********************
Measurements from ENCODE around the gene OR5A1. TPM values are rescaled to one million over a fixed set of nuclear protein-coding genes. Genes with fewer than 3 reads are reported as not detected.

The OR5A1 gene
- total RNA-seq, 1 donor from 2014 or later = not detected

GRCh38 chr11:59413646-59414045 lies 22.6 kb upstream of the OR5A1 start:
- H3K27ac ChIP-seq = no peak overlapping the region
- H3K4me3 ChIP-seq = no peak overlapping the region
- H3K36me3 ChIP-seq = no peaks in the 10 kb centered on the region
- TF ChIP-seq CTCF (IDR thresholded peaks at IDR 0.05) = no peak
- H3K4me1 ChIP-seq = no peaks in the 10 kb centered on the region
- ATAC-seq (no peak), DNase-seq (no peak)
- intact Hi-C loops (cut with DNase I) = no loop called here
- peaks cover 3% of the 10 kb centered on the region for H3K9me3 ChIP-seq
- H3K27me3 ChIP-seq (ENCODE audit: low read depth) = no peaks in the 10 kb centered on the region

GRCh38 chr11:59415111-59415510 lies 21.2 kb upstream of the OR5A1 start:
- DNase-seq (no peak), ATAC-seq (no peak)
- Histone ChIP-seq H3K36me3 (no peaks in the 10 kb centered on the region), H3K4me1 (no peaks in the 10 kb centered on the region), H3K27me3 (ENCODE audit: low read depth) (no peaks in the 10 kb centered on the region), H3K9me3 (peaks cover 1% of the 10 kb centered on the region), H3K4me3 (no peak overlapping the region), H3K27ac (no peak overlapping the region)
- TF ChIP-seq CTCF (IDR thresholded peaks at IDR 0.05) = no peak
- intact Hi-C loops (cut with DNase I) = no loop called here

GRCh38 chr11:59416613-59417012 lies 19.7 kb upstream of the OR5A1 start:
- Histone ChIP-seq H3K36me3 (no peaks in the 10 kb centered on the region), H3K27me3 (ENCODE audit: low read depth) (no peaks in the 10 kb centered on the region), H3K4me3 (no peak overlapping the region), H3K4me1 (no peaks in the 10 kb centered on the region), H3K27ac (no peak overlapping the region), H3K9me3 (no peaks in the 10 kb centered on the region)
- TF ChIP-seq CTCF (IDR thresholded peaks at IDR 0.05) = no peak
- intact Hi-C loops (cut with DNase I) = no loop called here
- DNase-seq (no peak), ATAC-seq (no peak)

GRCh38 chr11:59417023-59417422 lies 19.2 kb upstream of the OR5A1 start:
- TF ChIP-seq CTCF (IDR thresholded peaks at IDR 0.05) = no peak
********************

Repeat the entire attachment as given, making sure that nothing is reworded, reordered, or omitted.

Measurements from ENCODE around the gene OR5A1. TPM values are rescaled to one million over a fixed set of nuclear protein-coding genes. Genes with fewer than 3 reads are reported as not detected.

The OR5A1 gene
- total RNA-seq, 1 donor from 2014 or later = not detected

GRCh38 chr11:59413646-59414045 lies 22.6 kb upstream of the OR5A1 start:
- H3K27ac ChIP-seq = no peak overlapping the region
- H3K4me3 ChIP-seq = no peak overlapping the region
- H3K36me3 ChIP-seq = no peaks in the 10 kb centered on the region
- TF ChIP-seq CTCF (IDR thresholded peaks at IDR 0.05) = no peak
- H3K4me1 ChIP-seq = no peaks in the 10 kb centered on the region
- ATAC-seq (no peak), DNase-seq (no peak)
- intact Hi-C loops (cut with DNase I) = no loop called here
- peaks cover 3% of the 10 kb centered on the region for H3K9me3 ChIP-seq
- H3K27me3 ChIP-seq (ENCODE audit: low read depth) = no peaks in the 10 kb centered on the region

GRCh38 chr11:59415111-59415510 lies 21.2 kb upstream of the OR5A1 start:
- DNase-seq (no peak), ATAC-seq (no peak)
- Histone ChIP-seq H3K36me3 (no peaks in the 10 kb centered on the region), H3K4me1 (no peaks in the 10 kb centered on the region), H3K27me3 (ENCODE audit: low read depth) (no peaks in the 10 kb centered on the region), H3K9me3 (peaks cover 1% of the 10 kb centered on the region), H3K4me3 (no peak overlapping the region), H3K27ac (no peak overlapping the region)
- TF ChIP-seq CTCF (IDR thresholded peaks at IDR 0.05) = no peak
- intact Hi-C loops (cut with DNase I) = no loop called here

GRCh38 chr11:59416613-59417012 lies 19.7 kb upstream of the OR5A1 start:
- Histone ChIP-seq H3K36me3 (no peaks in the 10 kb centered on the region), H3K27me3 (ENCODE audit: low read depth) (no peaks in the 10 kb centered on the region), H3K4me3 (no peak overlapping the region), H3K4me1 (no peaks in the 10 kb centered on the region), H3K27ac (no peak overlapping the region), H3K9me3 (no peaks in the 10 kb centered on the region)
- TF ChIP-seq CTCF (IDR thresholded peaks at IDR 0.05) = no peak
- intact Hi-C loops (cut with DNase I) = no loop called here
- DNase-seq (no peak), ATAC-seq (no peak)

GRCh38 chr11:59417023-59417422 lies 19.2 kb upstream of the OR5A1 start:
- TF ChIP-seq CTCF (IDR thresholded peaks at IDR 0.05) = no peak